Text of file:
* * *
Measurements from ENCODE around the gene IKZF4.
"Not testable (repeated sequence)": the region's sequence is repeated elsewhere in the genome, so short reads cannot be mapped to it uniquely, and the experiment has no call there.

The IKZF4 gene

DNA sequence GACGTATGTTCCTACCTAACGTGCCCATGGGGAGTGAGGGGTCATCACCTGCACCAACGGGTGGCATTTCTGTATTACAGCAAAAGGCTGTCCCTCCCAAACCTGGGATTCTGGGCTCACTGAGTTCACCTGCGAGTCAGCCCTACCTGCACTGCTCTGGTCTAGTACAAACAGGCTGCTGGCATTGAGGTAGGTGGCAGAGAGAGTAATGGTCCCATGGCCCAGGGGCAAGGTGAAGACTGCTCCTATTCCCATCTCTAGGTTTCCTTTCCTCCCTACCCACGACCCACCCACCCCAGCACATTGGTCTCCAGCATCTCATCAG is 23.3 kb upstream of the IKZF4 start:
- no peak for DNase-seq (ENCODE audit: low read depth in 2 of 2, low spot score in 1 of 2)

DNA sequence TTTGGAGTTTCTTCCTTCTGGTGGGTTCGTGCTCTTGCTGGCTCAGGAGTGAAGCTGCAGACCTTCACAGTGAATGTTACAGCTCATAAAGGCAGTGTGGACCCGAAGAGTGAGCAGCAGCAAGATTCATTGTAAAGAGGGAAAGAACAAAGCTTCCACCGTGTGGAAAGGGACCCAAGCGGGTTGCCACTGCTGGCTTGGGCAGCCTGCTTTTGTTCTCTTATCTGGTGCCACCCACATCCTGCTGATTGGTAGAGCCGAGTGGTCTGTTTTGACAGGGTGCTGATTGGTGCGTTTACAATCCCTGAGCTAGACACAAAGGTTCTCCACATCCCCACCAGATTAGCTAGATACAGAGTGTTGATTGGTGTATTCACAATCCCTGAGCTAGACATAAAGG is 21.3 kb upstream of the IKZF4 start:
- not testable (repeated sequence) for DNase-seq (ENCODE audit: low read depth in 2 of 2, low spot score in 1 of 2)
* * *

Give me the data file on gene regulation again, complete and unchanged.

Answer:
Measurements from ENCODE around the gene IKZF4.
"Not testable (repeated sequence)": the region's sequence is repeated elsewhere in the genome, so short reads cannot be mapped to it uniquely, and the experiment has no call there.

The IKZF4 gene

DNA sequence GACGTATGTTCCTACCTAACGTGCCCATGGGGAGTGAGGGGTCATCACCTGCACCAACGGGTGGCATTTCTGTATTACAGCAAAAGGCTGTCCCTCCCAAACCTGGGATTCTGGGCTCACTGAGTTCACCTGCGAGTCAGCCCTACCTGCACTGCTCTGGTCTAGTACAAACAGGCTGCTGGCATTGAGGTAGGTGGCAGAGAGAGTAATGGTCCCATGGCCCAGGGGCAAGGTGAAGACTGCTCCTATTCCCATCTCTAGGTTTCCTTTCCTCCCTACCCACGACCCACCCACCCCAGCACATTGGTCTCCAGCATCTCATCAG is 23.3 kb upstream of the IKZF4 start:
- no peak for DNase-seq (ENCODE audit: low read depth in 2 of 2, low spot score in 1 of 2)

DNA sequence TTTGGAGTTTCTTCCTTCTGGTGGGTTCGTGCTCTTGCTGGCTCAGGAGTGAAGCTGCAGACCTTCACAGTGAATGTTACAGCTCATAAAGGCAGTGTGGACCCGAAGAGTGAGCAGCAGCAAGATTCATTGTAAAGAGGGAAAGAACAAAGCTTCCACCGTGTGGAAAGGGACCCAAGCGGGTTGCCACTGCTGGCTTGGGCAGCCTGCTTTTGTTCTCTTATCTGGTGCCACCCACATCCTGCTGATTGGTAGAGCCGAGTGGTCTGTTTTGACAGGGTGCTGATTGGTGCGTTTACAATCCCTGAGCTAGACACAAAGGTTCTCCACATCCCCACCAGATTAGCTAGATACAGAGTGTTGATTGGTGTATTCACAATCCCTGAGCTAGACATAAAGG is 21.3 kb upstream of the IKZF4 start:
- not testable (repeated sequence) for DNase-seq (ENCODE audit: low read depth in 2 of 2, low spot score in 1 of 2)